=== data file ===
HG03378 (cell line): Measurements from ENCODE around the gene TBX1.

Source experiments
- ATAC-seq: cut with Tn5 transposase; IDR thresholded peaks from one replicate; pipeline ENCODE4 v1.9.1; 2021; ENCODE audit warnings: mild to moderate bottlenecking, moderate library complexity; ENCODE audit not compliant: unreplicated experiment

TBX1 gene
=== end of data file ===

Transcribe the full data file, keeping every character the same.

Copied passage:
HG03378 (cell line): Measurements from ENCODE around the gene TBX1.

Source experiments
- ATAC-seq: cut with Tn5 transposase; IDR thresholded peaks from one replicate; pipeline ENCODE4 v1.9.1; 2021; ENCODE audit warnings: mild to moderate bottlenecking, moderate library complexity; ENCODE audit not compliant: unreplicated experiment

TBX1 gene